When the first line of the recipe you're about to make reads "Take one kilogram of onions, peeled and thinly sliced." you know there's going to be trouble. Well OK, I
know there's going to be trouble. You see, onions and I have a somewhat rocky relationship. I adore them, but, alas, they seldom return my affections and seem to delight in taunting me from beginning to end.
One kilogram - that's about 2.2 pounds, or approximately 12 small onions! And I prefer to slice by hand rather than letting my elderly food processor (and I'm not talking about Mr. M here) do the job. Short of wearing ski goggles while I work, I still haven't come up with a way to prevent those little devils from doing a number on my oh-so-senstive eyes. And believe me, I've tried everything. By the time I've finished slicing and dicing I look like hell. My eyes are red, puffy and streaming and my make-up is ruined. I tell you, if you've got something to cry about, do it while you're slicing onions and no one will be the wiser.
So why don't I just give up on the relationship? Well, if you're a "from scratch" kind of cook and enjoy making your own German food, wrestling with a big pile of onions is practically manditory at this time of year. That's right, it's Zwiebelkuchen
season. A Zwiebelkuchen
is a type of onion tart made from sour cream or creme fraiche, eggs, diced bacon, caraway seeds and those naughty, naughty onions all spread out on a base of yeast dough. Here is a recipe
similar to the one I used, but be sure to use only half the amount of milk called for in the yeast dough. You can improvise a bit with the ingredients until you get what you like. Check out Charlotte's Zwiebelkuchen
post. She's been indulging since September.
My tart turned out like this
(I left off the caraway seeds because some of us don't care for them.)
I'll mention here that not only do onions make me cry bitter tears, they also do a number on my digestive system. I'm not a picky eater. I'll try almost anything once, but onions just don't agree with me in many ways. Suffice it to say that although Zwiebelkuchen tastes very, very good, a couple of pieces a year do me just fine.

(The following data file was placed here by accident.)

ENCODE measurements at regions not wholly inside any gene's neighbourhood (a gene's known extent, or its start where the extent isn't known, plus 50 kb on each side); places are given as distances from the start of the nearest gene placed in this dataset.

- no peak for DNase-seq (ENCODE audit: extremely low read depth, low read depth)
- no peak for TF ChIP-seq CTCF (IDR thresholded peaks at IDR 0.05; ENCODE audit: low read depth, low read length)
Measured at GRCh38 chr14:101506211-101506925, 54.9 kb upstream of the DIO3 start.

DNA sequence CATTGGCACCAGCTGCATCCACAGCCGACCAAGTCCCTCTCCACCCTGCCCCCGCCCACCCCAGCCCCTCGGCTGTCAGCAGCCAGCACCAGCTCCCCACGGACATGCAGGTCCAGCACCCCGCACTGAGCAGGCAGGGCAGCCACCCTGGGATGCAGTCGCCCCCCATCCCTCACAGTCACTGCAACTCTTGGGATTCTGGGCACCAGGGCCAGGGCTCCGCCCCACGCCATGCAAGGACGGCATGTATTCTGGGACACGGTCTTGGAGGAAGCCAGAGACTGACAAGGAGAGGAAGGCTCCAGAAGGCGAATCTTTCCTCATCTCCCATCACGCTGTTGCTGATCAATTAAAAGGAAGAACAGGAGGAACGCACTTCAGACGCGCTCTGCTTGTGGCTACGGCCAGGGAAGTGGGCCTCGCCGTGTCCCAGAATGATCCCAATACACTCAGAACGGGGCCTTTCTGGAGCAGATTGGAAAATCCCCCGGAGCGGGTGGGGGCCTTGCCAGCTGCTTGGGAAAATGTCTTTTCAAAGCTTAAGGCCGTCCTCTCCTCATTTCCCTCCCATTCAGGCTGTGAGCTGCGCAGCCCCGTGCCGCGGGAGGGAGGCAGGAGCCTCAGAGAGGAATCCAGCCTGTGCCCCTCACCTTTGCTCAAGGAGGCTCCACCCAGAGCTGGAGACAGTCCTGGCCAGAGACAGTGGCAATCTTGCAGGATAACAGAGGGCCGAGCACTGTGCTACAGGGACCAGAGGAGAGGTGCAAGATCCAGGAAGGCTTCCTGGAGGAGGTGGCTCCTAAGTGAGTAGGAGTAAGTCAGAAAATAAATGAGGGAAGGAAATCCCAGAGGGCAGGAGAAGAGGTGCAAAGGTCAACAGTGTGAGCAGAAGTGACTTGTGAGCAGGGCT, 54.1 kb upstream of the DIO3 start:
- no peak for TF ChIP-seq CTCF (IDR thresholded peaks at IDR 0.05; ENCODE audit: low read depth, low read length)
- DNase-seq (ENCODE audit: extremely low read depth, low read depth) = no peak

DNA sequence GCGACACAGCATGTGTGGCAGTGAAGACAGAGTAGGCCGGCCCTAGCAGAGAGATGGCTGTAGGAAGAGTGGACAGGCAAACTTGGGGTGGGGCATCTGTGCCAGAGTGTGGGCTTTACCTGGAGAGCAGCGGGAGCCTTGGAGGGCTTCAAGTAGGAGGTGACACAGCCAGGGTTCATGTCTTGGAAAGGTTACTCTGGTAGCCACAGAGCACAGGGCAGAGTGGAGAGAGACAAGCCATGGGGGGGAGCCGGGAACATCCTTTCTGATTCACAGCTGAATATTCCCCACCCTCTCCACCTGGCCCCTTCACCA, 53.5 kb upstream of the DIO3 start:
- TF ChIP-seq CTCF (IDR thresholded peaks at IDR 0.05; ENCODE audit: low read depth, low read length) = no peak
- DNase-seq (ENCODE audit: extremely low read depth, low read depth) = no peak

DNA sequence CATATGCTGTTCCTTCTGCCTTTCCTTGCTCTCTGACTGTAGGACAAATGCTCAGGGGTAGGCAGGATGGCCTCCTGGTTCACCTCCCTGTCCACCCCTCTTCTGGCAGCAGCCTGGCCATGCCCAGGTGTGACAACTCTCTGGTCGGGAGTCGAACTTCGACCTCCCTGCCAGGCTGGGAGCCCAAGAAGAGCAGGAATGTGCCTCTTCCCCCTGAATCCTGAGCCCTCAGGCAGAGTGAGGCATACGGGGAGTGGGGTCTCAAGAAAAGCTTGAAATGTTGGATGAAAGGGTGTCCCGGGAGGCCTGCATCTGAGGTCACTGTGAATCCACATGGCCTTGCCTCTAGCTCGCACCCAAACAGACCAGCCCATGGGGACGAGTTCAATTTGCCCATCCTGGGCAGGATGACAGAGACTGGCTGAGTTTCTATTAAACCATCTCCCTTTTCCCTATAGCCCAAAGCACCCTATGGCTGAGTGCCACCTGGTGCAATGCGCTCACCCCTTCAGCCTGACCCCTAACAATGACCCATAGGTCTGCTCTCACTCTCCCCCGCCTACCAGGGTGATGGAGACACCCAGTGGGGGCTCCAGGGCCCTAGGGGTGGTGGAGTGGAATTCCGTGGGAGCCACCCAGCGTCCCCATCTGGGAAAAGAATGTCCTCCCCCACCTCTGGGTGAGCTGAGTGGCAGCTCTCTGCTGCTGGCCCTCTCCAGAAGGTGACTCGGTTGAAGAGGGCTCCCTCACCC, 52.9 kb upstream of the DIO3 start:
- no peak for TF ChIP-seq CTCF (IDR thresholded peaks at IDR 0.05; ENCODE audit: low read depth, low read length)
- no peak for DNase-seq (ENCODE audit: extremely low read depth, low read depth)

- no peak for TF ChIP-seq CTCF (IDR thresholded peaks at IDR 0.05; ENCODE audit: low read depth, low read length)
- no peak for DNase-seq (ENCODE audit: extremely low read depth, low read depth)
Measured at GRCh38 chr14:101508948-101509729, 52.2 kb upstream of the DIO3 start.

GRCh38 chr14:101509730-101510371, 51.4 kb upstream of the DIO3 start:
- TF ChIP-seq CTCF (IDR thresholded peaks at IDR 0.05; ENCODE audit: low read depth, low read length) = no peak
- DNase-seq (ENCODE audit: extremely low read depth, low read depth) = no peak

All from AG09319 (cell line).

Others will be able to dig in and eat lots and lots and any hardy Germans will tell you the real
reason to make or buy Zwiebelkuchen
is to be able to drink copious amounts of Zwiebelkuchen's
best friend - Federweisser
Also known as Junger Wein or Neuer Wein (young or new wine) in some parts of Germany, Federweisser
is a fermenting grape must that increases in alcohol content over several days, going from very sweet and bubbly to somewhat sour, finally reaching about 9.5%. This wine doesn't have a long shelf life and should be consumed soon after purchase. Since the fermentation gases would make sealed bottles explode, the bottle caps are only put on loosely, so store this stuff upright unless you want a sticky mess. More here
We bought three kinds of Federwiesser
to try this year - rosé, red and white.
The label on the bottle of white tells us that the fermentation process takes 3 to 8 days and can be slowed down by refrigeration. It also reminds us to jolly well store the bottle upright!
I love the label on the red Roter Sauser
. Looks like the little cherub may have been imbibing himself.
So if Zwiebelkuchen
alone makes my innards go crazy, what does Zwiebelkuchen and Federweisser
together do? Seriously, you don't want to know. Not being a fan, I really only had a tiniest of sips. Can you say instant hangover? What a wimp.
As much as I enjoy celebrating the seasons with traditional food, I guess it's back to dry toast and chamomile tea for the next few days.
Labels: Federweisser, Zwiebelkuchen